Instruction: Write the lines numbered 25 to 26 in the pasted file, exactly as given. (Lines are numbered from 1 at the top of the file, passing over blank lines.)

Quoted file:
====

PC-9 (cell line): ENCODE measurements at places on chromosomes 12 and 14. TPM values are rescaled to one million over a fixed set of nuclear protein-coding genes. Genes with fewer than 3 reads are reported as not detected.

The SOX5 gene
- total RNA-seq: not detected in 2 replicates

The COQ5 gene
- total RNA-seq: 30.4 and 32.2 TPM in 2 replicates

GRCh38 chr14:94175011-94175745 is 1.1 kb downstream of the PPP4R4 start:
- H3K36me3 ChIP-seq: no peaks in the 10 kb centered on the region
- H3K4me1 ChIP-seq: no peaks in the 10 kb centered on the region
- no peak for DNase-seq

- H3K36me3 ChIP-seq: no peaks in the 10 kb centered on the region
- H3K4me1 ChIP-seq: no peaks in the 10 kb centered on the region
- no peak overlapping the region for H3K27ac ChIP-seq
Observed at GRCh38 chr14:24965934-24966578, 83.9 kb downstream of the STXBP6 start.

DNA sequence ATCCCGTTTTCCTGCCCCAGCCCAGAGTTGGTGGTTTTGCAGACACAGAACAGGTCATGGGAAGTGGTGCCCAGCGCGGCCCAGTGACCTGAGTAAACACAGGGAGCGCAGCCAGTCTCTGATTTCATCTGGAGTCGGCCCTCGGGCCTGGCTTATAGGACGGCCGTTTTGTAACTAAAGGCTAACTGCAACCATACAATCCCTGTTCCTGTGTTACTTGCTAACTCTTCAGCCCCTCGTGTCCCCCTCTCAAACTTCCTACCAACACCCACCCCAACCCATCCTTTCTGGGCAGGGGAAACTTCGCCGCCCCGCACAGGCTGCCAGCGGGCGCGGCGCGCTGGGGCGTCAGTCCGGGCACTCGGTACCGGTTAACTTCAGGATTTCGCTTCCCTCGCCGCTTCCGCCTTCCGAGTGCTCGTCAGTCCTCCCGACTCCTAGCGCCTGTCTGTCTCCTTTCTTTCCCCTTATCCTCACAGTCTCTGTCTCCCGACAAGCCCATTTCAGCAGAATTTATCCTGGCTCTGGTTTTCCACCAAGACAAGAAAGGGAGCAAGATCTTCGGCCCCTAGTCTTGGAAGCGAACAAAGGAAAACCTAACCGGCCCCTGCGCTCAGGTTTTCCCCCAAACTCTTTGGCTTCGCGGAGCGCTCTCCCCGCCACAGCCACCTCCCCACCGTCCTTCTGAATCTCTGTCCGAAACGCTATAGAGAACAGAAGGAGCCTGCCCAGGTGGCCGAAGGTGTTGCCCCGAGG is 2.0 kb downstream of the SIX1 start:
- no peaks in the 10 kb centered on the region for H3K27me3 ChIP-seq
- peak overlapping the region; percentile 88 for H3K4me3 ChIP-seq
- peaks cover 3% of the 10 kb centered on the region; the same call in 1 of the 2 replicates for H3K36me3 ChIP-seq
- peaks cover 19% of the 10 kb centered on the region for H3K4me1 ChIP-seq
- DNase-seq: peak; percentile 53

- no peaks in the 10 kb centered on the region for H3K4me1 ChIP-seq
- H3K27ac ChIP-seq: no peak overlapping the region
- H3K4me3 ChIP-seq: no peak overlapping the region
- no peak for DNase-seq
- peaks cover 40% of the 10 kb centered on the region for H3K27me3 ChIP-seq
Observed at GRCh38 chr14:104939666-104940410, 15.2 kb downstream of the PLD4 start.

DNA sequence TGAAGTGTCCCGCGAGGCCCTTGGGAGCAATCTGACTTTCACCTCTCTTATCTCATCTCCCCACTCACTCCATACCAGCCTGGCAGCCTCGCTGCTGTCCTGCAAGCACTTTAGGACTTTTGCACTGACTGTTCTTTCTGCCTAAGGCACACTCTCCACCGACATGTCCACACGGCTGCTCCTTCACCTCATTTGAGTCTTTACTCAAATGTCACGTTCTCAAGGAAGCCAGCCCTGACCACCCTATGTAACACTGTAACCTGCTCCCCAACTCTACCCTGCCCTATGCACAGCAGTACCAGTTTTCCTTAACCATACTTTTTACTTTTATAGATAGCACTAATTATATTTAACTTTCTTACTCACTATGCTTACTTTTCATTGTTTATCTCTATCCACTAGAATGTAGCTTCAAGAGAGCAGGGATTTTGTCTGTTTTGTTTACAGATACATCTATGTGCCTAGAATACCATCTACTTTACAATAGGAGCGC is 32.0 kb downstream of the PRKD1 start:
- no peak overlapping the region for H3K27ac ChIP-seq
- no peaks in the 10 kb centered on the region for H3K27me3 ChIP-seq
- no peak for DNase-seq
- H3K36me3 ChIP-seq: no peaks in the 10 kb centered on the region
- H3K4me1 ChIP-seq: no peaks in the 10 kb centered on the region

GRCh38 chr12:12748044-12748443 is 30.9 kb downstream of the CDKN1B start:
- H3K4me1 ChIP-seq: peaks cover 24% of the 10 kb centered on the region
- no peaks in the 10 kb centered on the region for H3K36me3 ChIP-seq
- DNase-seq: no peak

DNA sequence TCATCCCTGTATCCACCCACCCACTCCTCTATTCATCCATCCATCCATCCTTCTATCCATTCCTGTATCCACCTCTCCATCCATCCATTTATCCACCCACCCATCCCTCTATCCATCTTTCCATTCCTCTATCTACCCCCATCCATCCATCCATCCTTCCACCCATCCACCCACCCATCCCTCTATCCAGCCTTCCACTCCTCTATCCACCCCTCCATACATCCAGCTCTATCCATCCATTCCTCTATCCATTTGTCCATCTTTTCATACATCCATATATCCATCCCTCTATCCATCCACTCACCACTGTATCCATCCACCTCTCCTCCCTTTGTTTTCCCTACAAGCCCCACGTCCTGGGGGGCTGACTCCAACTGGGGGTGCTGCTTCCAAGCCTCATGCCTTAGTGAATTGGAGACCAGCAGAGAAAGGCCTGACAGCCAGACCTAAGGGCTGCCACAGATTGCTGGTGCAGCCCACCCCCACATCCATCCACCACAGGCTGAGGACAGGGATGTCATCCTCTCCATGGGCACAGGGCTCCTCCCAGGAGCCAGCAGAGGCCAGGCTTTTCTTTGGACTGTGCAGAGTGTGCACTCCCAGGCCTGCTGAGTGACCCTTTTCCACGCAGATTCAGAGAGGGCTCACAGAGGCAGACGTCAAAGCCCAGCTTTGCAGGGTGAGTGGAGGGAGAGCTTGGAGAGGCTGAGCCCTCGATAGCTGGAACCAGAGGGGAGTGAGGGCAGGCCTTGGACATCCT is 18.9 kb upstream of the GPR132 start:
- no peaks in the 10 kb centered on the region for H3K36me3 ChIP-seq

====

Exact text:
Observed at GRCh38 chr14:104939666-104940410, 15.2 kb downstream of the PLD4 start.

DNA sequence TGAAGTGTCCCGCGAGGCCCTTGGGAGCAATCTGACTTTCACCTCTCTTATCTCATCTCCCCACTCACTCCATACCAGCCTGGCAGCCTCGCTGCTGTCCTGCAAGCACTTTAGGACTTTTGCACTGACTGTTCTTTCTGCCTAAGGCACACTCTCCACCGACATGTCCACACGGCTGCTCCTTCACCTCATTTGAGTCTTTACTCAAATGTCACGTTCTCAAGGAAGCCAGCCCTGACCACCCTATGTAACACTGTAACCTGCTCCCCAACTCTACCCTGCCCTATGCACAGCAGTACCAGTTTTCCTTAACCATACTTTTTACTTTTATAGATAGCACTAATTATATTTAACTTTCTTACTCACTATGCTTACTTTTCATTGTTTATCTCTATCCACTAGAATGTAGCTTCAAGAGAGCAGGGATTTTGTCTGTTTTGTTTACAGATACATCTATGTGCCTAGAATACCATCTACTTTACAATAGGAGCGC is 32.0 kb downstream of the PRKD1 start: